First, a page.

Bring Cheer To A Friend With A Long-Term Ailment

The majority of the senior population have at least one chronic illness, defined as a permanently altered state of health that significantly affects daily living. Examples include arthritis, osteoporosis, diabetes, heart disease and Parkinson’s disease. Some conditions are visible, while many are not, and some are more debilitating than others.

Chronic disease often negatively impacts quality of life. Affected persons may no longer be able to do things they want or need to do, because of altered abilities, fatigue or pain. As a result, they may become frustrated and disheartened, and perhaps even depressed.

How To Help

The following are some things that you, as a friend, relative, or neighbor, can do to support someone who is in this situation, regardless of their age.

  • Plan to call or visit when you are not rushed for time. Arrange a regular date to get together, and when you do, treat the person the way you always have.
  • Allow them to express emotions freely. Illness and disability affect people physically, mentally, emotionally, and spiritually. Listen attentively, demonstrate compassion, and provide words of encouragement. A listening ear and empathetic demeanor can go a long way in lifting someone’s spirits.
  • Encourage the person to practice self-care by eating nutritiously, exercising (if appropriate), getting adequate rest, and avoiding unnecessary stress. Also encourage them to keep medical appointments. Do whatever you can to help make this happen. For example, bring over a meal or offer to drive them to a medical visit.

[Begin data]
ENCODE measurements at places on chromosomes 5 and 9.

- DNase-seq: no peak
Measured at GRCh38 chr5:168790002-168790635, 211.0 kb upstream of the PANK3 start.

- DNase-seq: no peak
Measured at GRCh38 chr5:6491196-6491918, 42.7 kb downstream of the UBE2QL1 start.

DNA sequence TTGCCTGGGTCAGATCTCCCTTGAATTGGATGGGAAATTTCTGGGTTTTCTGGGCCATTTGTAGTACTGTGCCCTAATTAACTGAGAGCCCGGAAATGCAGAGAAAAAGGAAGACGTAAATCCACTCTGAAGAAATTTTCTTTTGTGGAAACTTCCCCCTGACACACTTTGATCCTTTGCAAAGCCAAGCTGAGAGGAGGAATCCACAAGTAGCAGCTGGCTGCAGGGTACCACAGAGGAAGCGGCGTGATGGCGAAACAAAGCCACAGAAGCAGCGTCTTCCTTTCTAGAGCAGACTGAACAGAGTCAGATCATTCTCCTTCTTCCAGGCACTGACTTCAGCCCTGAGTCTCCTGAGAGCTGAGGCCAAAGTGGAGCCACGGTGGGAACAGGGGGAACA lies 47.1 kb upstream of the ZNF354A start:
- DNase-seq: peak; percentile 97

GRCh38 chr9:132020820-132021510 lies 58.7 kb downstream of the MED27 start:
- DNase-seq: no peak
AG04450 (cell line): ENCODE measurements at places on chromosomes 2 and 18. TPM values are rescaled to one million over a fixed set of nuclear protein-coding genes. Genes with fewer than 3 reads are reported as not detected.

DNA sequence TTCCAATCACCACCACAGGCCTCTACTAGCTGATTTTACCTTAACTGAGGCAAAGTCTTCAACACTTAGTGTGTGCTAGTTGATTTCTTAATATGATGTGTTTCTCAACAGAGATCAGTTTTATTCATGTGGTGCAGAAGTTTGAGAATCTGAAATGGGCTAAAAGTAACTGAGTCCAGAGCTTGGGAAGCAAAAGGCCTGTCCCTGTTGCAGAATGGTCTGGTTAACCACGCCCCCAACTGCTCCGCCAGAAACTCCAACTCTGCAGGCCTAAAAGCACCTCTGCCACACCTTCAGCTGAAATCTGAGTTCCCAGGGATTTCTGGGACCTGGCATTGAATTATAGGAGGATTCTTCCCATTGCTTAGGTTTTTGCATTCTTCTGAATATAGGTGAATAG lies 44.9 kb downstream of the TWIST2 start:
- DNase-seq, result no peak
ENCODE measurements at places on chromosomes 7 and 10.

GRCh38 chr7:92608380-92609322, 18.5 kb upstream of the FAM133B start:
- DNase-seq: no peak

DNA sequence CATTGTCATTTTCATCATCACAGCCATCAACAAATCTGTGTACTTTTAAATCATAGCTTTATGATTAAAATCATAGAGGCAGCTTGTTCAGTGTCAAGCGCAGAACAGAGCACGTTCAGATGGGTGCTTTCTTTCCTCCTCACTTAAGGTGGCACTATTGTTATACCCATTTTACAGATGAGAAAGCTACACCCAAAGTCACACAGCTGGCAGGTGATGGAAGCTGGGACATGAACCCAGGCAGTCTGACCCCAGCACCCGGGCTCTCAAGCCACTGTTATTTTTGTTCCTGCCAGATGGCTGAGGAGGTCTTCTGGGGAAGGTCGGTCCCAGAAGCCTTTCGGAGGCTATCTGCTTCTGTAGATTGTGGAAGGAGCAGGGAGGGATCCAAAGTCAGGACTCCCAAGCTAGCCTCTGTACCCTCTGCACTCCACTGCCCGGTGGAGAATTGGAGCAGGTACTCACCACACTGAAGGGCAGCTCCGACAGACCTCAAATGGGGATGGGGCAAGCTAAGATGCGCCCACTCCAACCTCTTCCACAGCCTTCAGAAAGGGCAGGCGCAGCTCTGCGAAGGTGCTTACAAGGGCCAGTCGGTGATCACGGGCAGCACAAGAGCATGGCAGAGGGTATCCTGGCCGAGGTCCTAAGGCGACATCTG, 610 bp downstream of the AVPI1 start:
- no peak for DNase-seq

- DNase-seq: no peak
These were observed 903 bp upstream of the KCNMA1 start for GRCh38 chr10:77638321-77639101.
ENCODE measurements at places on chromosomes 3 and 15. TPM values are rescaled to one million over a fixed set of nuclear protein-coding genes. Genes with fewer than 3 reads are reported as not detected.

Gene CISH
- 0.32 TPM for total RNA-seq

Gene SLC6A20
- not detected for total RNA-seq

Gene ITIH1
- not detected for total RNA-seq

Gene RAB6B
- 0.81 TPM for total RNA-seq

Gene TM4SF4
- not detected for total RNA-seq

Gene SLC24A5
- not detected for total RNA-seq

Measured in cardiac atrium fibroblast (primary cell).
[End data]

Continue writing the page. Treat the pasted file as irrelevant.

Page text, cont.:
• Ask, rather than guess, what kind of practical help would be most valuable. If your assistance is declined, continue to express your desire to help. Meanwhile, take it upon yourself to deliver a casserole or muffins or, if you’re a neighbor, bring in both sets of garbage cans.
  • Encourage the person to ask for and accept help rather than struggle alone.
  • Bring a surprise gift, such as a favorite movie, magazine or food treat, fresh flowers or a plant, or a gift certificate to a favorite restaurant that has takeout and delivery service. If you’re on a limited income, sign out reading material, movies, or music the person would enjoy from the public library.
  • Help the person feel good about their appearance. For example, offer to set a female friend’s hair or do her nails, or bring her a pretty new accessory. Put together a pamper kit of items to give the person a lift when they’re alone – for example, a relaxation CD containing sounds of nature, scented candles, fragrant shower gel or body lotion, foot balm, or herbal tea.
  • Encourage the person to cultivate some solitary pastimes – such as taking up word puzzles, jigsaw puzzles, writing, sketching, or a handcraft – that bring pleasure or fulfillment and enable them to enjoy her own company.
  • Facilitate connections to the outside world by sharing news about family, friends, and current events. Bring a newspaper or newsmagazine with you.
  • If mobility issues make it hard to get out of the house, encourage the person to rent or buy a walker, electric scooter, or wheelchair and help facilitate this. Also help them register with the local accessible transportation service if appropriate.
  • Offer to get information about community resources, such as home healthcare services, friendly visiting programs, shopping services, meals on wheels, and accessible recreation and leisure programs.
  • Encourage your friend to seek help from their primary physician or a counselor if they continually feel sad, angry, or overwhelmed. There is no need to suffer, because depression is treatable.
2017-05-22T15:47:26-04:00By |